Interestingly enough, NSS (used by Firefox, Chromium and Evolution among others) supports PKCS#11 natively, and actually seem to use that very interface to access its internal storage. Somehow, even though it has its own share of complexity problems, it makes me feel much more confident. Unfortunately I haven’t been able to make it work with OpenCryptoki, nor I have found how to properly make use of the OpenSC-based devices to store private and public keys accessible to the browser. Ah, NSS seem also to be the only component that allows access to multiple PKCS#11 providers at once.

Also, I found myself considering the diagram confusing, as software providing similar functionality was present at different heights in the image, with interfaces consumed and provided being connected on any side of the components’ representation. I have thus decided to clean it up, giving more sense to the vertical placement of the various components, from top to bottom: hardware devices, emulators, hardware access, access mediators, API providers, abstractions, libraries and – finally – user applications.

I also decided to change the colour of three interface connections: the one between applications and NSS, the new one between OpenSSL and its engines, and the one between OpenCryptoki and the ICA library (which now has an interface with a “S390” hardware device: I don’t know the architecture enough to understand what it accesses, and IBM documentation leaves a lot to be desired, but it seems to be something limited to their systems). These three are in-process interfaces (like PKCS#11 and, theoretically, PCS/SC and CT-API, more to that in a moment), while SCD, agent interfaces, Trousers and and TPM are out-of-process interfaces (requiring inter-process communication, or communication between the userland process and the kernel services) — I don’t know ICA to tell whether it uses in or out of process communication.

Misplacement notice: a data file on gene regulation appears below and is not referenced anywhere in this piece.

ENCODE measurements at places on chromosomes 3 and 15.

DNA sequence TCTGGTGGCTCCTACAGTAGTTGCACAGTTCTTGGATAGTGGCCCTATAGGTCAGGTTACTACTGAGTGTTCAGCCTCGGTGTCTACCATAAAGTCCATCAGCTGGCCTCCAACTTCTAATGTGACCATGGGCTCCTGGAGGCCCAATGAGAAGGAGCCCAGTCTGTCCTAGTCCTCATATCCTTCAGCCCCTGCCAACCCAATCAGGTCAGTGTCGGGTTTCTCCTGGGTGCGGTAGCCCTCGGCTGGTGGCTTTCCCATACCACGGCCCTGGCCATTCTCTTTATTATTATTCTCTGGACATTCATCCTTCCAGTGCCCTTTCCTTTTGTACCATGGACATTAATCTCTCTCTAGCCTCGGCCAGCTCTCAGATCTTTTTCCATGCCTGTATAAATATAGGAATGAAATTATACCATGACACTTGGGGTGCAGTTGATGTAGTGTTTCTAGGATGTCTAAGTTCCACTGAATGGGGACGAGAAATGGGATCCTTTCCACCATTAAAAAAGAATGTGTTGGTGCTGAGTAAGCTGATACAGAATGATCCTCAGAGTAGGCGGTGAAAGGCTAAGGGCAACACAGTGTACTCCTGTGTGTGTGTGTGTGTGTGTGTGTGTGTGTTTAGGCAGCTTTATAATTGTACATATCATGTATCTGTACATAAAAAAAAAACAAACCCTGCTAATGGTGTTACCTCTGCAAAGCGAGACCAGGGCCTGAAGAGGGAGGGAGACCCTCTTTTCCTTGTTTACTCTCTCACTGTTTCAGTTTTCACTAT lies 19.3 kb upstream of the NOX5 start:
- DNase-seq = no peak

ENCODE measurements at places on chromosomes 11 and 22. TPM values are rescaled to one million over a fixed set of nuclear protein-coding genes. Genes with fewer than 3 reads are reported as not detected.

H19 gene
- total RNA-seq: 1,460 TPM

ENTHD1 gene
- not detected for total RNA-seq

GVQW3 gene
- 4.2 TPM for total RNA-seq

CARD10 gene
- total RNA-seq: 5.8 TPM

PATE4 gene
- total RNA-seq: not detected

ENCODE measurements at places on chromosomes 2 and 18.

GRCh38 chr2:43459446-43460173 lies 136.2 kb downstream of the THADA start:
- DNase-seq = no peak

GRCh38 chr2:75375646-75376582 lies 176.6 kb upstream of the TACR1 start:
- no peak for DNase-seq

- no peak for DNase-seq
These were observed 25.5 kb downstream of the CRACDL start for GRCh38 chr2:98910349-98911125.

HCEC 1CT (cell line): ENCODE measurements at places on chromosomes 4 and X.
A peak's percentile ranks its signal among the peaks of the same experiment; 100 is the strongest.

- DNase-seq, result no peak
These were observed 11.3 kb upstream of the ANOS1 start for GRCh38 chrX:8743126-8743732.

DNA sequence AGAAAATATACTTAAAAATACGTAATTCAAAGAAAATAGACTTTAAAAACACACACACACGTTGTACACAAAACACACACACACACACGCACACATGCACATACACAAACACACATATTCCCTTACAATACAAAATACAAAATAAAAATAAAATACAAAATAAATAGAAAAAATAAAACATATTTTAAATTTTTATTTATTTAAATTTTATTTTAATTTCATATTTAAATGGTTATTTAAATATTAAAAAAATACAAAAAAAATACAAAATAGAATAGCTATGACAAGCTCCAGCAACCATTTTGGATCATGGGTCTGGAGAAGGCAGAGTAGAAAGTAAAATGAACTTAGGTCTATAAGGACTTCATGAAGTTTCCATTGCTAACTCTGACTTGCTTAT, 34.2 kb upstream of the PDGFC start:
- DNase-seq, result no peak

Unfortunately to give the proper details of in-process versus out of process communication, I would need to split up a number of those components in multiple ones, as all three of pcsc-lite and OpenCT use multiple interfaces: an in-process interface to provide the public interface to the application, and an out-of-process interface to access the underlying abstraction; the main difference between the two is where this happens (OpenCT implements all the drivers as standalone processes, and the in-process library accesses those; pcsc-lite instead has a single process that loads multiple driver plugins).